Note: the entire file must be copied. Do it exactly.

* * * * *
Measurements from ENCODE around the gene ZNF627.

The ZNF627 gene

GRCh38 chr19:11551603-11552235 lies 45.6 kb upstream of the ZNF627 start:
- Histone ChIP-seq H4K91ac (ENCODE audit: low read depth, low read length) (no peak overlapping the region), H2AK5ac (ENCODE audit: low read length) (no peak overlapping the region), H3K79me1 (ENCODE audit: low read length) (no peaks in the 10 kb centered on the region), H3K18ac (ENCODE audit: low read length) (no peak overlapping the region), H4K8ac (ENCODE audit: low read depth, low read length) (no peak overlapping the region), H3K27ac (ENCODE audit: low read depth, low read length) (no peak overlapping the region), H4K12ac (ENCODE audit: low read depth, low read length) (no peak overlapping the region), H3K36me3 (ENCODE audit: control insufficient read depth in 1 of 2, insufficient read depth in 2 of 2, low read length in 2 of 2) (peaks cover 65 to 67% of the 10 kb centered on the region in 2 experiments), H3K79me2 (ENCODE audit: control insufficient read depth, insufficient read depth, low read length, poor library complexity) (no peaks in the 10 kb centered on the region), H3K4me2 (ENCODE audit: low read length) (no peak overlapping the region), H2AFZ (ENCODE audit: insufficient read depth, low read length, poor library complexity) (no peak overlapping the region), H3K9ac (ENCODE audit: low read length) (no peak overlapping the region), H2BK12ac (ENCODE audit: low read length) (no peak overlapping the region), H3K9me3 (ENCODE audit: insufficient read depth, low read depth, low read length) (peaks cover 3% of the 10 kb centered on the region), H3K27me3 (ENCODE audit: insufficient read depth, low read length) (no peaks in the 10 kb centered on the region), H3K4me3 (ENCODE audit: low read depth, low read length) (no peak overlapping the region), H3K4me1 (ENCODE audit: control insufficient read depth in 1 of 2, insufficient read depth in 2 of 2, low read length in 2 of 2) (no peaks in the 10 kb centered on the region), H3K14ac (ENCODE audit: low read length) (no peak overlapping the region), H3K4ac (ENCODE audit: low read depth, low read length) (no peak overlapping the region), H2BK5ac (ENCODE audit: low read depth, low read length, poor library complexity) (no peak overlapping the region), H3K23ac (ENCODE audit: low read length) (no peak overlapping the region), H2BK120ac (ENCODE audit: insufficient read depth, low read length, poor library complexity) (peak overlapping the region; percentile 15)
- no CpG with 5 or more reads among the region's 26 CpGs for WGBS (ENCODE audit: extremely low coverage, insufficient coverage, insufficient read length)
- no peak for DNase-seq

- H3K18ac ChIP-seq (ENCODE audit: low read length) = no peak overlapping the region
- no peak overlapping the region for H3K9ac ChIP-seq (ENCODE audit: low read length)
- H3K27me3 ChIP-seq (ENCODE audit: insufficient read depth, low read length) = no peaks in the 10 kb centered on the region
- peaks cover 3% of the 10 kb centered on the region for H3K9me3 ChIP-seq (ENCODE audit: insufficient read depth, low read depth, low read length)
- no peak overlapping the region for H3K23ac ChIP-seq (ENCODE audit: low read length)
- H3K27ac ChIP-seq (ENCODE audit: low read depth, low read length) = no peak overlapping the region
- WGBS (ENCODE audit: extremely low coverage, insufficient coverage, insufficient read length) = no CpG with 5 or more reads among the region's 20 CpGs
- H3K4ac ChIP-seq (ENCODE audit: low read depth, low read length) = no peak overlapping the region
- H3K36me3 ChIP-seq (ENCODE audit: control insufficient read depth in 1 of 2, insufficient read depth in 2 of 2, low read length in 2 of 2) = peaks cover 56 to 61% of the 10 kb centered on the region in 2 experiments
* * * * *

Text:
Measurements from ENCODE around the gene ZNF627.

The ZNF627 gene

GRCh38 chr19:11551603-11552235 lies 45.6 kb upstream of the ZNF627 start:
- Histone ChIP-seq H4K91ac (ENCODE audit: low read depth, low read length) (no peak overlapping the region), H2AK5ac (ENCODE audit: low read length) (no peak overlapping the region), H3K79me1 (ENCODE audit: low read length) (no peaks in the 10 kb centered on the region), H3K18ac (ENCODE audit: low read length) (no peak overlapping the region), H4K8ac (ENCODE audit: low read depth, low read length) (no peak overlapping the region), H3K27ac (ENCODE audit: low read depth, low read length) (no peak overlapping the region), H4K12ac (ENCODE audit: low read depth, low read length) (no peak overlapping the region), H3K36me3 (ENCODE audit: control insufficient read depth in 1 of 2, insufficient read depth in 2 of 2, low read length in 2 of 2) (peaks cover 65 to 67% of the 10 kb centered on the region in 2 experiments), H3K79me2 (ENCODE audit: control insufficient read depth, insufficient read depth, low read length, poor library complexity) (no peaks in the 10 kb centered on the region), H3K4me2 (ENCODE audit: low read length) (no peak overlapping the region), H2AFZ (ENCODE audit: insufficient read depth, low read length, poor library complexity) (no peak overlapping the region), H3K9ac (ENCODE audit: low read length) (no peak overlapping the region), H2BK12ac (ENCODE audit: low read length) (no peak overlapping the region), H3K9me3 (ENCODE audit: insufficient read depth, low read depth, low read length) (peaks cover 3% of the 10 kb centered on the region), H3K27me3 (ENCODE audit: insufficient read depth, low read length) (no peaks in the 10 kb centered on the region), H3K4me3 (ENCODE audit: low read depth, low read length) (no peak overlapping the region), H3K4me1 (ENCODE audit: control insufficient read depth in 1 of 2, insufficient read depth in 2 of 2, low read length in 2 of 2) (no peaks in the 10 kb centered on the region), H3K14ac (ENCODE audit: low read length) (no peak overlapping the region), H3K4ac (ENCODE audit: low read depth, low read length) (no peak overlapping the region), H2BK5ac (ENCODE audit: low read depth, low read length, poor library complexity) (no peak overlapping the region), H3K23ac (ENCODE audit: low read length) (no peak overlapping the region), H2BK120ac (ENCODE audit: insufficient read depth, low read length, poor library complexity) (peak overlapping the region; percentile 15)
- no CpG with 5 or more reads among the region's 26 CpGs for WGBS (ENCODE audit: extremely low coverage, insufficient coverage, insufficient read length)
- no peak for DNase-seq

- H3K18ac ChIP-seq (ENCODE audit: low read length) = no peak overlapping the region
- no peak overlapping the region for H3K9ac ChIP-seq (ENCODE audit: low read length)
- H3K27me3 ChIP-seq (ENCODE audit: insufficient read depth, low read length) = no peaks in the 10 kb centered on the region
- peaks cover 3% of the 10 kb centered on the region for H3K9me3 ChIP-seq (ENCODE audit: insufficient read depth, low read depth, low read length)
- no peak overlapping the region for H3K23ac ChIP-seq (ENCODE audit: low read length)
- H3K27ac ChIP-seq (ENCODE audit: low read depth, low read length) = no peak overlapping the region
- WGBS (ENCODE audit: extremely low coverage, insufficient coverage, insufficient read length) = no CpG with 5 or more reads among the region's 20 CpGs
- H3K4ac ChIP-seq (ENCODE audit: low read depth, low read length) = no peak overlapping the region
- H3K36me3 ChIP-seq (ENCODE audit: control insufficient read depth in 1 of 2, insufficient read depth in 2 of 2, low read length in 2 of 2) = peaks cover 56 to 61% of the 10 kb centered on the region in 2 experiments